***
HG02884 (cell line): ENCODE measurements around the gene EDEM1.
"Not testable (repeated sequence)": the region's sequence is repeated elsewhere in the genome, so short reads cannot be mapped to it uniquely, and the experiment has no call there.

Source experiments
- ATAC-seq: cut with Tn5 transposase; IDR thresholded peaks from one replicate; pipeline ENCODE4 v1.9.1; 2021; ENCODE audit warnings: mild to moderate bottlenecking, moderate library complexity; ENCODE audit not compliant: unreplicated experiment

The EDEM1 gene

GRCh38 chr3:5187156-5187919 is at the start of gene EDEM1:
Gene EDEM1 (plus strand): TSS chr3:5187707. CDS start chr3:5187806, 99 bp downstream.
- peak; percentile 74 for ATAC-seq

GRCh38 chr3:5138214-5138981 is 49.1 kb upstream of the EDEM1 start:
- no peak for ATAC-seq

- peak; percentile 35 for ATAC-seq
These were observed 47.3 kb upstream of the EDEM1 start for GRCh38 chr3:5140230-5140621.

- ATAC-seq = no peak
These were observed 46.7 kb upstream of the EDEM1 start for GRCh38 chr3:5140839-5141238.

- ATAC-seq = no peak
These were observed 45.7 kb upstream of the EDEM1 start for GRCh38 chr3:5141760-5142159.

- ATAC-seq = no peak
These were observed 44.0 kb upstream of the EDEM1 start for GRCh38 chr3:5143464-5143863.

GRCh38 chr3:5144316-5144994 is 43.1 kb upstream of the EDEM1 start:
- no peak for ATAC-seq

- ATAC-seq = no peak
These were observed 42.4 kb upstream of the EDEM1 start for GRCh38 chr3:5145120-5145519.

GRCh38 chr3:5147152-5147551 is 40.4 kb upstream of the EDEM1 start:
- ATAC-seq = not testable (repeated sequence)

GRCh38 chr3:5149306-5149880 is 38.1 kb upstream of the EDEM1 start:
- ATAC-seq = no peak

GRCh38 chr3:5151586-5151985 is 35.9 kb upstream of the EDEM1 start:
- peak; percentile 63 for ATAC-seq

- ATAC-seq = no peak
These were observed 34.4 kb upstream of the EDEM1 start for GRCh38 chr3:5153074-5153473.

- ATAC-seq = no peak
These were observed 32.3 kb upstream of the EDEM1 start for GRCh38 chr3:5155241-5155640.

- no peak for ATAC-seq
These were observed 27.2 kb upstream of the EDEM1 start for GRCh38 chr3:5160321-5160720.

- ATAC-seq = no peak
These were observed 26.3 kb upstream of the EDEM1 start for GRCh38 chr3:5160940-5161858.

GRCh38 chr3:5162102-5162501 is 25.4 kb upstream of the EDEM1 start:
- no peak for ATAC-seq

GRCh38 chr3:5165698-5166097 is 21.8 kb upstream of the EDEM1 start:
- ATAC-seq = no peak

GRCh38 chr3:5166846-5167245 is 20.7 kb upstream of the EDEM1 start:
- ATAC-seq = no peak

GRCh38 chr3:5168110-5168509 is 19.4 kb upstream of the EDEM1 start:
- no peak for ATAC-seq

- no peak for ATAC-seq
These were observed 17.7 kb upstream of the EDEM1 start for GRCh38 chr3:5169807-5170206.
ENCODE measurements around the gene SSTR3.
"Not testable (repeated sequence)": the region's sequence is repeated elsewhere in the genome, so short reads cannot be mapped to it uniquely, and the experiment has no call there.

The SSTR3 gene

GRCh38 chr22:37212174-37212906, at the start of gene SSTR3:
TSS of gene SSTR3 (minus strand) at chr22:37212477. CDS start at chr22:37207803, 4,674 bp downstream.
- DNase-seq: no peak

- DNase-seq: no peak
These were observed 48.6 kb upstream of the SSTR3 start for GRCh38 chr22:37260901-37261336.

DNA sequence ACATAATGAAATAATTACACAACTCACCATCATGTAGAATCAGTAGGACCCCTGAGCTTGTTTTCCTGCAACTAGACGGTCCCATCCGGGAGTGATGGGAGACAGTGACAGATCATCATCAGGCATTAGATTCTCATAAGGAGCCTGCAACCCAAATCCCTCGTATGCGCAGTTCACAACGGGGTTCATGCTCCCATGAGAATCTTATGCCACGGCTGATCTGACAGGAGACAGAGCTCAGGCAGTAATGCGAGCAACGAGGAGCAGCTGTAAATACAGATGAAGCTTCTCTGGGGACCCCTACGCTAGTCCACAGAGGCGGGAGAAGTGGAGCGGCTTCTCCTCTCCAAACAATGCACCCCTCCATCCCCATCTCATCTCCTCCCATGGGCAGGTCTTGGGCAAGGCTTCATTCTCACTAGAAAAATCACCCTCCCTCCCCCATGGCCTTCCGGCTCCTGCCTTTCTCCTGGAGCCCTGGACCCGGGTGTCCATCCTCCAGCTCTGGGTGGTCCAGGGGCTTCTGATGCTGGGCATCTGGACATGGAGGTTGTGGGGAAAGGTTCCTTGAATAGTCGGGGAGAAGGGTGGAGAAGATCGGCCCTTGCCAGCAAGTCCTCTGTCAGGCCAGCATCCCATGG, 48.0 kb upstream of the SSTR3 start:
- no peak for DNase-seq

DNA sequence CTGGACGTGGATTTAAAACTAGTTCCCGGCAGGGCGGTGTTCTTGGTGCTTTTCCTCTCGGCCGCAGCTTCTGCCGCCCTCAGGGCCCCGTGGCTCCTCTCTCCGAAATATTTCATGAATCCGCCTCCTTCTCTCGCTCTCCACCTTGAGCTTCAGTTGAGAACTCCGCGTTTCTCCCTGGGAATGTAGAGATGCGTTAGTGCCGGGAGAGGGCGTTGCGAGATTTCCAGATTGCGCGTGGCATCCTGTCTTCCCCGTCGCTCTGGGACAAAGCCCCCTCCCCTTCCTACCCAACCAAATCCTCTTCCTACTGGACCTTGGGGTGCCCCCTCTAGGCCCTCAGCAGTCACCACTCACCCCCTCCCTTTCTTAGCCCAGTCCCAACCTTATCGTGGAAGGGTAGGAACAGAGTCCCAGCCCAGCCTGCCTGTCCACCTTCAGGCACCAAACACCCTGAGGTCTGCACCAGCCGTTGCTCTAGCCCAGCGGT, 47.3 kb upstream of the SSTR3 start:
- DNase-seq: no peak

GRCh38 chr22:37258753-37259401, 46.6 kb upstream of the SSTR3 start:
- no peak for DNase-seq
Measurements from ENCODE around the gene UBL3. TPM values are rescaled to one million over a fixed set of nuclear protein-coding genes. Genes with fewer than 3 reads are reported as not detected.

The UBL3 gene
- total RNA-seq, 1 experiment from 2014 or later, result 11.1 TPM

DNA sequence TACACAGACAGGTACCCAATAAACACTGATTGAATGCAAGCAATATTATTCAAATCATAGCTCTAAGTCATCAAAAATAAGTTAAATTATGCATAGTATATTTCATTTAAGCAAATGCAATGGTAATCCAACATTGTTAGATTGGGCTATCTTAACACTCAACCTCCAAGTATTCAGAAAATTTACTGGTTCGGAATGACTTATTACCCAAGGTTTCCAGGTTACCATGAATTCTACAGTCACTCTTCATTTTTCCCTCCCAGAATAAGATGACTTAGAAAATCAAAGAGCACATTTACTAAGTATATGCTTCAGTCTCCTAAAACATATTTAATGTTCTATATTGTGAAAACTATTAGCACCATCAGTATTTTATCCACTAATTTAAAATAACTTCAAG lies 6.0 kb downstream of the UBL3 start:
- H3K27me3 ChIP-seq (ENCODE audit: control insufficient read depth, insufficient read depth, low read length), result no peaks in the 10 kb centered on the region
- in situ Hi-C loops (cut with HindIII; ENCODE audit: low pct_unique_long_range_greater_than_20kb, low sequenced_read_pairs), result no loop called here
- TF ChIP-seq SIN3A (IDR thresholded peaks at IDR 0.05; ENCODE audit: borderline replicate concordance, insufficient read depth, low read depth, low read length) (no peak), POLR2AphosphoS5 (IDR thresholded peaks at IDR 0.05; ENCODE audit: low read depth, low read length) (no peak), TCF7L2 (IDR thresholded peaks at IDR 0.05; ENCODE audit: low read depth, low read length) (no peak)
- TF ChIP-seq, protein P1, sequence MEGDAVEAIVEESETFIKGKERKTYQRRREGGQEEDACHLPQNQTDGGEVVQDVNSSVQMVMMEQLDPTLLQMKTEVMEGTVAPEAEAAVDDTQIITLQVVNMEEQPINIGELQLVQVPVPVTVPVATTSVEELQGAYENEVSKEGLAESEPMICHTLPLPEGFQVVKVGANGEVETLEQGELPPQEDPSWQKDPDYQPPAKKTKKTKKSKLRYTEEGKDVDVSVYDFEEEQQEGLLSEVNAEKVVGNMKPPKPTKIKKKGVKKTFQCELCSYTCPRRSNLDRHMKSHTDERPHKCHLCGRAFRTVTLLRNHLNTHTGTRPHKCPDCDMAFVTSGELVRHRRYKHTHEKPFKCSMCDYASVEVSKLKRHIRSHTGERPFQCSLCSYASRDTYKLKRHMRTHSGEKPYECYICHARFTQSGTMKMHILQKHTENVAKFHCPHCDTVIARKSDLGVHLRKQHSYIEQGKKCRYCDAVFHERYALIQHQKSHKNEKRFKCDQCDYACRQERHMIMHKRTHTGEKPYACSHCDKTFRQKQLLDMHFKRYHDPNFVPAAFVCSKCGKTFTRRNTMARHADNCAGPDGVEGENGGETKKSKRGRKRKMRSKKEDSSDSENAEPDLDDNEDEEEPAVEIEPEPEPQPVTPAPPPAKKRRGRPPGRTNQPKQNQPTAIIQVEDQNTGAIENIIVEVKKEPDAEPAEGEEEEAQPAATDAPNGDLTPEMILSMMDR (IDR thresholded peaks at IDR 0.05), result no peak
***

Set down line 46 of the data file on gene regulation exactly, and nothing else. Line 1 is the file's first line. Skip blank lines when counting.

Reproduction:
These were observed 17.7 kb upstream of the EDEM1 start for GRCh38 chr3:5169807-5170206.